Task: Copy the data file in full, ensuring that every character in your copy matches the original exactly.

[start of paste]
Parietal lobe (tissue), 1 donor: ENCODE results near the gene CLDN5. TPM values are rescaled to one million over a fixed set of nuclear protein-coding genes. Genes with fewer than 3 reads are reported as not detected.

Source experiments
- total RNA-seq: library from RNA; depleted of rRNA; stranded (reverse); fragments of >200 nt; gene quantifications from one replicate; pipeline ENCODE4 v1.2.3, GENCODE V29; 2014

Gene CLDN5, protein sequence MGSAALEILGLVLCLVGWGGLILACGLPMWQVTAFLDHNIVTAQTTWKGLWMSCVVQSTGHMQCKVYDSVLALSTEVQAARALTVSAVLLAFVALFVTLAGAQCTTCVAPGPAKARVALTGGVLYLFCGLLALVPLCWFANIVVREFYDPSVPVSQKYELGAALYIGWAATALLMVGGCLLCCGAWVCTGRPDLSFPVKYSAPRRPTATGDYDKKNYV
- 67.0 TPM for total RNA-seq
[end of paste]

Parietal lobe (tissue), 1 donor: ENCODE results near the gene CLDN5. TPM values are rescaled to one million over a fixed set of nuclear protein-coding genes. Genes with fewer than 3 reads are reported as not detected.

Source experiments
- total RNA-seq: library from RNA; depleted of rRNA; stranded (reverse); fragments of >200 nt; gene quantifications from one replicate; pipeline ENCODE4 v1.2.3, GENCODE V29; 2014

Gene CLDN5, protein sequence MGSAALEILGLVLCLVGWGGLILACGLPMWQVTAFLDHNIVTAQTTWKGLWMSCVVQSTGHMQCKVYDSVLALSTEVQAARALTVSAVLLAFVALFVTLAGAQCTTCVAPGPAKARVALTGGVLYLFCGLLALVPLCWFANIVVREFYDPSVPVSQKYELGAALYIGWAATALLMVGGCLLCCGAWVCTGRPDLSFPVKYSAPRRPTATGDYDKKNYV
- 67.0 TPM for total RNA-seq